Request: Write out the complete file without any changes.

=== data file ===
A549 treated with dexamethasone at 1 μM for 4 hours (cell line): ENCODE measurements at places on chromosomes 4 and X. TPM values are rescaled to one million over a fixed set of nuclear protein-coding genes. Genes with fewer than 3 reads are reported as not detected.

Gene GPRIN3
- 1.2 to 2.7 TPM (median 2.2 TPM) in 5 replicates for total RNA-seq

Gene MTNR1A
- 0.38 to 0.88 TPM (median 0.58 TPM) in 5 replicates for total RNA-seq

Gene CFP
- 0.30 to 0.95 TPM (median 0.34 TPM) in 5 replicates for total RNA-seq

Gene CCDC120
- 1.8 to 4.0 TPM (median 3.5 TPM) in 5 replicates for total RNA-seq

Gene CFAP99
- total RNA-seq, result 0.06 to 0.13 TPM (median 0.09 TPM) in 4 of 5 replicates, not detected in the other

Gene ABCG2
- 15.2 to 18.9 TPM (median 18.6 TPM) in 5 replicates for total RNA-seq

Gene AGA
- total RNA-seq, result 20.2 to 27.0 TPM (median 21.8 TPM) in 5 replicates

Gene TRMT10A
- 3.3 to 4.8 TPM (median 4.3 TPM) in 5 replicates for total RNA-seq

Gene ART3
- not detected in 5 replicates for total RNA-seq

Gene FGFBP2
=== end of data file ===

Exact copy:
A549 treated with dexamethasone at 1 μM for 4 hours (cell line): ENCODE measurements at places on chromosomes 4 and X. TPM values are rescaled to one million over a fixed set of nuclear protein-coding genes. Genes with fewer than 3 reads are reported as not detected.

Gene GPRIN3
- 1.2 to 2.7 TPM (median 2.2 TPM) in 5 replicates for total RNA-seq

Gene MTNR1A
- 0.38 to 0.88 TPM (median 0.58 TPM) in 5 replicates for total RNA-seq

Gene CFP
- 0.30 to 0.95 TPM (median 0.34 TPM) in 5 replicates for total RNA-seq

Gene CCDC120
- 1.8 to 4.0 TPM (median 3.5 TPM) in 5 replicates for total RNA-seq

Gene CFAP99
- total RNA-seq, result 0.06 to 0.13 TPM (median 0.09 TPM) in 4 of 5 replicates, not detected in the other

Gene ABCG2
- 15.2 to 18.9 TPM (median 18.6 TPM) in 5 replicates for total RNA-seq

Gene AGA
- total RNA-seq, result 20.2 to 27.0 TPM (median 21.8 TPM) in 5 replicates

Gene TRMT10A
- 3.3 to 4.8 TPM (median 4.3 TPM) in 5 replicates for total RNA-seq

Gene ART3
- not detected in 5 replicates for total RNA-seq

Gene FGFBP2